Arab states purchased nearly a quarter of Israel's record $12.5bn in arms exports
Arab states that normalised ties with Israel under the Abraham Accords accounted for about 25 percent of Israel’s record $12.5bn in defence exports last year, signalling the deepening economic and defence links between the countries.
The 2022 price tag marked a 50 percent jump from the previous three years and a doubling in volume over the previous decade, according to Israel’s defence ministry. Drones accounted for 25 percent of the 2022 exports, while missiles, rockets or air defence systems amounted to 19 percent, Reuters reported.
The UAE, Morocco, and Bahrain established official relations with Israel in 2020 as part of the US-Backed Abraham Accords.
The countries have since moved to cement ties in the defence sphere. Israel dispatched a senior Israeli navy officer to Bahrain last year. According to satellite images, the UAE has deployed Israeli Barak aerial defence systems.
On Friday, Israel’s top envoy to Morocco said Elbit Systems, one of Israel’s leading defence technology companies, had plans to open two sites in Morocco. The announcement followed a report that Israel is considering recognising Morocco’s sovereignty over the disputed Western Sahara territory.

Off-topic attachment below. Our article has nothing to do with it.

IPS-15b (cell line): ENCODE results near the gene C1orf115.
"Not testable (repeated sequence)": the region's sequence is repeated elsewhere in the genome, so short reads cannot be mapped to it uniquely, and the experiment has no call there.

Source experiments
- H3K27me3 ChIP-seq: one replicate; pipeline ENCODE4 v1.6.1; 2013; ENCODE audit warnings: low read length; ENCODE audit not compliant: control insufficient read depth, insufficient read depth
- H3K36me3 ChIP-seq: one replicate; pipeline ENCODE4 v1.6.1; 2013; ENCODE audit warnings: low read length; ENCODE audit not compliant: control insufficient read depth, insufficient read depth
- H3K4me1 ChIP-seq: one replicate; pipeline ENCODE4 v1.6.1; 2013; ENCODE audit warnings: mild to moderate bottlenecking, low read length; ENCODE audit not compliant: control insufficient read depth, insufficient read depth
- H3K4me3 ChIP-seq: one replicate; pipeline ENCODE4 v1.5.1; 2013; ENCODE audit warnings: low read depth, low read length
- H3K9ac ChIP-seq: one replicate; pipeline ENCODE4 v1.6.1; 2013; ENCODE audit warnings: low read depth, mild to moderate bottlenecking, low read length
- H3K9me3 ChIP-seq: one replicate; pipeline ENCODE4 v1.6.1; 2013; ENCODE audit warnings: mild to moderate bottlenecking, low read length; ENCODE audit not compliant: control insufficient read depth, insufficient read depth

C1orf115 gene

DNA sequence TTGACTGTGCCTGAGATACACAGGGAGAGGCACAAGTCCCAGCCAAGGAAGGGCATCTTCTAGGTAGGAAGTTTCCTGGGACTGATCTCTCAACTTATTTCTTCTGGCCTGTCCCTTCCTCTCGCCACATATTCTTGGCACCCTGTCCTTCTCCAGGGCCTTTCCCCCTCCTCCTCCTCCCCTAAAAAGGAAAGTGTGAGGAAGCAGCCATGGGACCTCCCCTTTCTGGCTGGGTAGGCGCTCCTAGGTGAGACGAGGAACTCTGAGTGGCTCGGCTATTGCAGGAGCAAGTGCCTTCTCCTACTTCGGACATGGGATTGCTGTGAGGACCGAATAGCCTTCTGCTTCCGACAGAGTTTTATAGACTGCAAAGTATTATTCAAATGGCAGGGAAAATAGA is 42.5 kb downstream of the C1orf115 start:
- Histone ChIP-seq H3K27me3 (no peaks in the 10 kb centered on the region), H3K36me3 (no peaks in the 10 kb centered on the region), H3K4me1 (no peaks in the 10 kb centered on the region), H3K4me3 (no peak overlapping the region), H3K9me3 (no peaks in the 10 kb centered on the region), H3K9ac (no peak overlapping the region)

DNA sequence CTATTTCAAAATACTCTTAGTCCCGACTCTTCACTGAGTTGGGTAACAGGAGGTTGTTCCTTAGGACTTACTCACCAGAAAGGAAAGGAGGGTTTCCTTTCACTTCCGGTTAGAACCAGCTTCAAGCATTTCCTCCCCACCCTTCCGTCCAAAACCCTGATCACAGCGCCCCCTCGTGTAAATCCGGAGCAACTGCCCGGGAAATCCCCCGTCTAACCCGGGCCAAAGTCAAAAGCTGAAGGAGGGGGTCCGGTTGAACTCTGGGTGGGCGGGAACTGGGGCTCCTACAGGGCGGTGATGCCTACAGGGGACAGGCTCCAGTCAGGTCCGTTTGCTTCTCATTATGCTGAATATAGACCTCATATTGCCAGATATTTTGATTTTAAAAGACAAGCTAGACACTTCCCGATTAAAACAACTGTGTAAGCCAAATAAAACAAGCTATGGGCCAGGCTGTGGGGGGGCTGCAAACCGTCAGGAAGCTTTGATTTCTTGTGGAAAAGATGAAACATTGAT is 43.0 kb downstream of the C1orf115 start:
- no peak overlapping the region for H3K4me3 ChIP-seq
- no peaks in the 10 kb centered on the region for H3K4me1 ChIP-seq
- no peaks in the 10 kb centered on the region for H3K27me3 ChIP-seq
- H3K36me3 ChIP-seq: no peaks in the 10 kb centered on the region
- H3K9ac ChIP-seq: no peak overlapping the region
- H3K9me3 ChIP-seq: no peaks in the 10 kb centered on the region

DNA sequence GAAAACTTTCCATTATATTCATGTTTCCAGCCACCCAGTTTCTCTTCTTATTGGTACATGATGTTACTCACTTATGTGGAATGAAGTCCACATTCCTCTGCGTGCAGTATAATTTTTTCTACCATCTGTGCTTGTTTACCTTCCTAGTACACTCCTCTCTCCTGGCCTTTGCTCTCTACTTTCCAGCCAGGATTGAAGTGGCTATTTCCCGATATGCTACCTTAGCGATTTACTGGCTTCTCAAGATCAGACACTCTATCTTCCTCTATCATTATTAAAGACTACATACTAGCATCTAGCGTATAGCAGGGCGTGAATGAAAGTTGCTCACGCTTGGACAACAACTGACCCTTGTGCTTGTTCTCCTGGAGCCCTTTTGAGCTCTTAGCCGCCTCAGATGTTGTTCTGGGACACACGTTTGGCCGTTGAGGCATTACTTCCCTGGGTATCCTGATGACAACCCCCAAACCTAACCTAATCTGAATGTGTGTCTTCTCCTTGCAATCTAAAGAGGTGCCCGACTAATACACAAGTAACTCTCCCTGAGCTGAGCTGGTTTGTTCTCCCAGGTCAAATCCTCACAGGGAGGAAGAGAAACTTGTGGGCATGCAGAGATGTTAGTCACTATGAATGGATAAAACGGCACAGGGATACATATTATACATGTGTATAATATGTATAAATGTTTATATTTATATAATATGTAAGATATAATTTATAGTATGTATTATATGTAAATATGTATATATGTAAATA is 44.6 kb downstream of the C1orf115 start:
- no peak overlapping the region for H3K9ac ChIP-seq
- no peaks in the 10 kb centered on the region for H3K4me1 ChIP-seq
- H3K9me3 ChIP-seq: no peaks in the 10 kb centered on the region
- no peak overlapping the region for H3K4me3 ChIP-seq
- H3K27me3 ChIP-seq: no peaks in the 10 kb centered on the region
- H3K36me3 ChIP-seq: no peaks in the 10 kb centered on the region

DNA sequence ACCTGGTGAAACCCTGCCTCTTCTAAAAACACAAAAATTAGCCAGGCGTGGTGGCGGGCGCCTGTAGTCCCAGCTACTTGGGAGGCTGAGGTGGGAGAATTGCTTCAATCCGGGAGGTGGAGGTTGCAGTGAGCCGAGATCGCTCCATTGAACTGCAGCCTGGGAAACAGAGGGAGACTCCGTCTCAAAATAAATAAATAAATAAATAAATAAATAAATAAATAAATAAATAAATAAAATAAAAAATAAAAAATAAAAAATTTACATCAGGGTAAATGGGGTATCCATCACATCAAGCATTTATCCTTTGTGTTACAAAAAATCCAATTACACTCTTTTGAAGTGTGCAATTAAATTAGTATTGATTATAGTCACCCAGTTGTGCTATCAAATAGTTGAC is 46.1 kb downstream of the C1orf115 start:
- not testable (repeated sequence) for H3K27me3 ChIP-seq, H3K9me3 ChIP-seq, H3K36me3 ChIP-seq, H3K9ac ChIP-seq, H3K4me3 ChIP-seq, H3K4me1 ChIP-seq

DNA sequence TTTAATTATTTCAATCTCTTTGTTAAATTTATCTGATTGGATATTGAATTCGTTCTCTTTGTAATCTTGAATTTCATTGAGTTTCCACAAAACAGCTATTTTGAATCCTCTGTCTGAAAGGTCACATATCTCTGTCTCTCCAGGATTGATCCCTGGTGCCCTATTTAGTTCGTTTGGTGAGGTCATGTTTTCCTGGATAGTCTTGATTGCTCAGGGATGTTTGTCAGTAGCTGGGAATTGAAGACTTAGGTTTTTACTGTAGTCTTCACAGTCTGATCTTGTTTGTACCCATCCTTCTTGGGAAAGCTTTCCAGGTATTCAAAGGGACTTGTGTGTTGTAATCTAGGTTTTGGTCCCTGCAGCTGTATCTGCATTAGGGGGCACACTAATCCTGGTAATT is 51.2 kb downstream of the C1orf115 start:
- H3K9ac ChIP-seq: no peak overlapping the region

The boom in arms trade underscores how defence and commercial ties have progressed between Israel and Arab states despite recent tensions in the occupied West Bank and reluctance from Arab states to sign on to a US and Israeli-backed defence group dubbed the "Middle East Nato".
Gulf states like the UAE have been cautious to embrace overt military ties with Israel that could be seen as aimed at their mutual rival, Iran. Tensions in the region have been rising, with one senior Israeli military commander warning: “There’s more chance of a large-scale war than ever before.”
Those calls have grown louder amid concerns in Israel that the US is on the verge of striking an agreement with Iran. Last week, Middle East Eye reported that US and Iran’s lead negotiators had reached an interim agreement to freeze Iran’s nuclear activities in exchange for lifting sanctions and allowing some oil sales.
MEE reported that the deal still had to be approved by leaders in Washington and Tehran.
Meanwhile, Israel’s government, led by Prime Minister Benjamin Netanyahu, has been seeking a normalisation agreement with Saudi Arabia.
Although talks have been ongoing for months, Israeli media outlets had recently talked up the chances of a deal. MEE reported previously that Riyadh was likely more cautious about striking a deal as it enjoyed being courted by Israel and the Biden administration, which previously vowed to make the kingdom "a pariah".
This article is available in French on Middle East Eye French edition.